by Don Shulka
It has been said that there is something of truth to be learned from early morning along a trout stream. That may indeed be true, but I would offer that there is nothing but pure honesty, stark and harsh, on the same water after the sun begins to resign itself to nights embrace.
I am on the river as the sun begins to set on a late June afternoon. I share my reverie with trees full of hungry birds awaiting the appearance of hexagenia limbata., the largest of mayflies. The birds themselves lend an eerie feeling to the gloaming. They are hopeful that some happenstance will bring the rising duns from the waters surface while there is yet light to swoop down and pluck a meal from the sky,
The air is heavy and musky with the smells of grass pollen and river mud Eventually there will be the sound of whip-poor-wills serenading the rising moon. I have roughly twenty five feet of line hanging in loose coils from my left hand. I have never seen a mayfly before the trout do. Perhaps it is the emergers that make them break the curtain between their world and mine, or perhaps my eyes are still struggling to adapt to the growing darkness when the first splashy rises alert me to their presence.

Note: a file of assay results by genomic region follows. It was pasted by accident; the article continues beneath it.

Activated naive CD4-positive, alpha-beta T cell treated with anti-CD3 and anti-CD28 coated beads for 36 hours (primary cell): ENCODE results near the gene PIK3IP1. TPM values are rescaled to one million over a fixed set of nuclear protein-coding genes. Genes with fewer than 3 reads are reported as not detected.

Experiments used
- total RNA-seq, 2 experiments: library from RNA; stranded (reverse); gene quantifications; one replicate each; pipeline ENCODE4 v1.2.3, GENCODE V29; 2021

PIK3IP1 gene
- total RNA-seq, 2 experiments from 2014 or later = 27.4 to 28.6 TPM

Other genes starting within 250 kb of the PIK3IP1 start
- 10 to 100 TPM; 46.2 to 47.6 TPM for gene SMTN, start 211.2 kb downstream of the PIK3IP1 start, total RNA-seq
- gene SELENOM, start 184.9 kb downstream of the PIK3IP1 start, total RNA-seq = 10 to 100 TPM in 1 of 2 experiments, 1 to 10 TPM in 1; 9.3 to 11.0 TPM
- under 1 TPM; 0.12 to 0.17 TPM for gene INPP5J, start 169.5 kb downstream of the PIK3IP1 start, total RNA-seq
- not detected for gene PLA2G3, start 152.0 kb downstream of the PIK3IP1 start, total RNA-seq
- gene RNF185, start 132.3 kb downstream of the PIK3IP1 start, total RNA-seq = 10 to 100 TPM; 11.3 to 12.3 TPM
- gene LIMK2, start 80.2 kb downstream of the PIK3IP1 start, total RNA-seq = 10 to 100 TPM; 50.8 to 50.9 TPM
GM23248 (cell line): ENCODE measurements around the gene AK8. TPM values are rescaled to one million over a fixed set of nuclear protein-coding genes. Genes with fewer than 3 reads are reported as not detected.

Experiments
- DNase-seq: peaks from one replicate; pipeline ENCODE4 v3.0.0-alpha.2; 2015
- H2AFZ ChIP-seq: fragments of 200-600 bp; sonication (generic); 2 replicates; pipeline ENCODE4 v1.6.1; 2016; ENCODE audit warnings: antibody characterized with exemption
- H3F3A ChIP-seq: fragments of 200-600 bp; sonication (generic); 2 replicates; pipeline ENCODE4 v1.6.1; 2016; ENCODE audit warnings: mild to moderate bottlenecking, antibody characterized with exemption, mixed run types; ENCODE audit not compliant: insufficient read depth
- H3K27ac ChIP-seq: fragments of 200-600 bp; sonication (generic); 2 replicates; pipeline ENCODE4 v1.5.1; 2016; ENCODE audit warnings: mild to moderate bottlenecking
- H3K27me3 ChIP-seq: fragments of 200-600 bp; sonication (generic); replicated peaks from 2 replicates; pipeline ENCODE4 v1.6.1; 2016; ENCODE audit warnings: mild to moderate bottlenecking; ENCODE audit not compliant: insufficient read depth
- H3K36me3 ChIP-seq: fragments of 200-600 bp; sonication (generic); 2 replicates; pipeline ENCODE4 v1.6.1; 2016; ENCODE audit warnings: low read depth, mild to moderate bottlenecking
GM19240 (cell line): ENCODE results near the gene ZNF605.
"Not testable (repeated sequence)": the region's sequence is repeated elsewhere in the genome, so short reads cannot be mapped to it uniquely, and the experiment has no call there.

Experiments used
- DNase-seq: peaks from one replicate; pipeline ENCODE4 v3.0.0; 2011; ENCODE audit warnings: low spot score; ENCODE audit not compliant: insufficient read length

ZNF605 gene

Whatever the case, I am always one step behind the fish. Tonight is not different. It is still light enough for me to mark the progress of my vaguely discernable fly but already too late for the birds. I make a cast adding just a bit of reach to the right side of a riser 15 feet in front of my boots. He rises and takes a natural that is drifting so close to my fly that I raise my rod at his take. My missed strike becomes a pick-up and I make the same cast again. Now there are trout rising noisily below me in the outside bend at the bottom of the hole. It is becoming extremely difficult to keep fishing upstream, I have a hard time concentrating on the risers above my position.
I have been told by others that I need to focus, to force these noisy splashing rises from my mind and to listen for the steady rhythmic slurp of a big fish . This, unfortunately is beyond my ability. I cast again and again never using the full length of line I have pulled from my reel.